Mr. Speaker: With the indulgence of the members, as has been the custom, I would like to ask the pages to deliver a copy of the budget to each of the members before the Treasurer commences his reading.

Hon. Mr. Nixon: While the distribution of the document is being completed, I want to draw to the members' attention that we were able to locate a special trillium in the woods of South Dumfries, and there is a picture of it on the cover of the document.


Mr. Speaker: Order. Does every member have a copy?

Hon. Mr. Nixon: I should also indicate to the members--perhaps it is a mistake to do so--that it will take me approximately an hour to read this. It was suggested by one of my friends in the New Democratic Party that perhaps we could just table this with Hansard and all go home. On the other hand, because of its importance, I feel it necessary to continue to bring the good news to this House and to the taxpayers of the province.

Before beginning to read the document, I want to express my thanks and appreciation to the civil servants in the Ministry of Treasury and Economics, in the Management Board, in the Ministry of Revenue and in the office of the House leader of the government for co-operating, and for all the work, the research and the development that have gone into the preparation of the document.


Hon. Mr. Nixon: This budget will outline the government's record of fiscal management and present an economic plan for this year.

Under the leadership of the Premier (Mr. Peterson), the government has dealt effectively with the issues confronting it over the past two years and has given a high priority to education, technology development and entrepreneurship. These are the surest foundations of Ontario's continued prosperity. We have increased spending on vital programs that have been starved for funding due to economic constraints. We have funded programs for special regions and for groups requiring special assistance. At the same time, we have significantly reduced the provincial deficit. Our aim now is to build on the sound fiscal foundation that has been established.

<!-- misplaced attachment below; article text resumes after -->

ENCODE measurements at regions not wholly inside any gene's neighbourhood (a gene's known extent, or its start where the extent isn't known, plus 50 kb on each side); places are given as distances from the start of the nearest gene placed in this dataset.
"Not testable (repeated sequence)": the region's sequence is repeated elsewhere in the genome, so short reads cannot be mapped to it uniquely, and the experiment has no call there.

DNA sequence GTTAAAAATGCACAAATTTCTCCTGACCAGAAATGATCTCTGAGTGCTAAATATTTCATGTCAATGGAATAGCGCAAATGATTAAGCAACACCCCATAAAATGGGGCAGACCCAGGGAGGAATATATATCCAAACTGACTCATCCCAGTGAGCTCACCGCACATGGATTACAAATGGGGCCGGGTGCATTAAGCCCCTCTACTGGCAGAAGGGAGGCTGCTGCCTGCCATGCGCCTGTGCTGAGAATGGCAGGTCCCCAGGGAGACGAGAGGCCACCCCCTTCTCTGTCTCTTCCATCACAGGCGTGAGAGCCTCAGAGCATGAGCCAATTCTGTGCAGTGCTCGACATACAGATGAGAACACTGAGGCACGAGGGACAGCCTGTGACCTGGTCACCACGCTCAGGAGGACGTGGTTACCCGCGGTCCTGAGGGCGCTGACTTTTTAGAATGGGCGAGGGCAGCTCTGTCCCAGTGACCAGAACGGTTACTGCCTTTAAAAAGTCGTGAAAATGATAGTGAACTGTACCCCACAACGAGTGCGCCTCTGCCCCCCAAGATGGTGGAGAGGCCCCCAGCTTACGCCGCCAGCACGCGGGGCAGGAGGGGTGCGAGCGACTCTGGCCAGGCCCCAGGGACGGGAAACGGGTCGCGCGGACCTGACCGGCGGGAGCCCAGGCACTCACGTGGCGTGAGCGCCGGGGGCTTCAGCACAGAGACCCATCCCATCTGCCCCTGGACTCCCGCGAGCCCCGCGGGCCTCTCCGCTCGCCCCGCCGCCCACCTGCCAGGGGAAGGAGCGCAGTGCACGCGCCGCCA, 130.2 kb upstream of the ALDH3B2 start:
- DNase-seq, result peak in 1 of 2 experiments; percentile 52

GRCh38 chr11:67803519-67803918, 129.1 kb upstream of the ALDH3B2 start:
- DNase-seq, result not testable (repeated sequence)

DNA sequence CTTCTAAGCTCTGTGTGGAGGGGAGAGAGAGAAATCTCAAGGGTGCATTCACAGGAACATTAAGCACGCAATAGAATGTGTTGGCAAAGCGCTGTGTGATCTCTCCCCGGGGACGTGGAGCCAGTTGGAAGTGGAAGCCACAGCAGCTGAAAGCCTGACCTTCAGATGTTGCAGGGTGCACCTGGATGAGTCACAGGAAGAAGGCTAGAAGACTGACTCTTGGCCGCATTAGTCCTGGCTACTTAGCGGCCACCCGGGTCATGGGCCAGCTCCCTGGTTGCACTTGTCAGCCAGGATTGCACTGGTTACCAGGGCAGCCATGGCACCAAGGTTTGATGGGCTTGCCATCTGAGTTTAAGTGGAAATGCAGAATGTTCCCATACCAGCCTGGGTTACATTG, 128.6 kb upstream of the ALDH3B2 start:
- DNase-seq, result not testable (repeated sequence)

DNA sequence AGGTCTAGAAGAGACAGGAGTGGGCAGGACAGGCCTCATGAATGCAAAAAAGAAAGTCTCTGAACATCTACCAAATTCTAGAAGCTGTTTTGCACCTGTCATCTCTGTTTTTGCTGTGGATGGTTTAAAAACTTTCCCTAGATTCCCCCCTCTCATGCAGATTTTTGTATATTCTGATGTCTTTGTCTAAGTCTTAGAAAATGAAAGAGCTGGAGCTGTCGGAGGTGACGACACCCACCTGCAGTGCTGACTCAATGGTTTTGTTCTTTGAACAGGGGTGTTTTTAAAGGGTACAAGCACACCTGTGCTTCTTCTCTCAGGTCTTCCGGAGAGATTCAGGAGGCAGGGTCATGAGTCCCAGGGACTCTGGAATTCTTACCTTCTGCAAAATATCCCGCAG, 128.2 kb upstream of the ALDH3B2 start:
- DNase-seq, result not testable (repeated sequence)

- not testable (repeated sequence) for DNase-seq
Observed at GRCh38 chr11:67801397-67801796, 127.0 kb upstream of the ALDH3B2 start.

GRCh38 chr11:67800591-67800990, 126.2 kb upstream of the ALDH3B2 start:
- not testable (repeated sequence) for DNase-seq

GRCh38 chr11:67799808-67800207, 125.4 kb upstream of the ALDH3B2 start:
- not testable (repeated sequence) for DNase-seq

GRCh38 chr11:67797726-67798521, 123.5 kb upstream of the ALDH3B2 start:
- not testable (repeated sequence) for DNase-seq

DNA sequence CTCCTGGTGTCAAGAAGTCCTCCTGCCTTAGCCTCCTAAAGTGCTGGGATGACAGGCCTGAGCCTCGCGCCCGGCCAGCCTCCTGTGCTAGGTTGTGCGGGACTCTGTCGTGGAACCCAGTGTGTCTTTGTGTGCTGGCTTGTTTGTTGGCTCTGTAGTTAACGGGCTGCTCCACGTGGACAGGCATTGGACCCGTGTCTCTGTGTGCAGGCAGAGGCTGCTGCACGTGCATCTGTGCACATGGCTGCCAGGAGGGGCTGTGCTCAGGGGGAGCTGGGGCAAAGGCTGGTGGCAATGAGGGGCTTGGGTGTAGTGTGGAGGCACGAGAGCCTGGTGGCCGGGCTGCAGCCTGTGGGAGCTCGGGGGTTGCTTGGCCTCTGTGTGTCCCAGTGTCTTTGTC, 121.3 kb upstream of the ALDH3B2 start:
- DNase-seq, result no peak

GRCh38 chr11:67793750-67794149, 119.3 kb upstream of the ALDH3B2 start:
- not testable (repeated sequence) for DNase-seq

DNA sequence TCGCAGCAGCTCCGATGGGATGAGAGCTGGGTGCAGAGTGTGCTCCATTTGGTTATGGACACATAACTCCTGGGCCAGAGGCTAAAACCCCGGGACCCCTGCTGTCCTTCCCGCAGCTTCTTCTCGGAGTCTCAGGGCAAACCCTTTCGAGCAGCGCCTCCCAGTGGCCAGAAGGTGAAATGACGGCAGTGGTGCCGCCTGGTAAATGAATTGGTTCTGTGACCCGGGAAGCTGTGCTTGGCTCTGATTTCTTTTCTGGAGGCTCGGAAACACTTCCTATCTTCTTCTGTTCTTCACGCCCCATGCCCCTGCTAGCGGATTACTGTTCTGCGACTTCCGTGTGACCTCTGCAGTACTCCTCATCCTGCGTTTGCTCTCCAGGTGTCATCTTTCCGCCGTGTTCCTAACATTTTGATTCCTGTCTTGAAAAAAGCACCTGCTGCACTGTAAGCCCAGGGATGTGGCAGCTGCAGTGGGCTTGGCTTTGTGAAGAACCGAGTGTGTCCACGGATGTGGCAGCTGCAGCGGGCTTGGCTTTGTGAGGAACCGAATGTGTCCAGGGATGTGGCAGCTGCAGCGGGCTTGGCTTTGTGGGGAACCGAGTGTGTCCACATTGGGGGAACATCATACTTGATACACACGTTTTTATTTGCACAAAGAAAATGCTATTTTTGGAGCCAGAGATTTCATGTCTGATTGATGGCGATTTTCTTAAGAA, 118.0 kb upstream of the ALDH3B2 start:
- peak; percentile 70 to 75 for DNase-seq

Ontario's economy is showing solid growth, but some regions, some economic sectors and some people are not sharing fully in the benefits. The government is committed to working towards a durable prosperity that is shared by all. Today I am laying out our plan to do this.

Before proceeding, I acknowledge the contribution of the standing committee on finance and economic affairs. I also thank the many organizations and individuals who appeared before the committee and met with me and with Treasury staff.

Ontario is experiencing its fifth straight year of economic expansion. Over the past two years, the real gross provincial product has grown by 9.4 per cent, faster than any of the major economies in the Organization for Economic Co-operation and Development.

Lower interest rates, lower oil prices, stable inflation rates and high and growing employment levels have encouraged consumer spending. In addition, favourable exchange rates and competitive cost structures have made Ontario an attractive location for investment by both foreign and domestic enterprises.

The world economy has been undergoing a major restructuring and the impact on Ontario has been significant. Some traditional industries have experienced decline, while a range of new industrial activities has emerged. This restructuring has been accompanied by job losses in some industries and some communities. Over the past two years, major layoffs in Ontario have affected some 27,000 people and have caused hardship not only to these individuals and their families but also to their communities.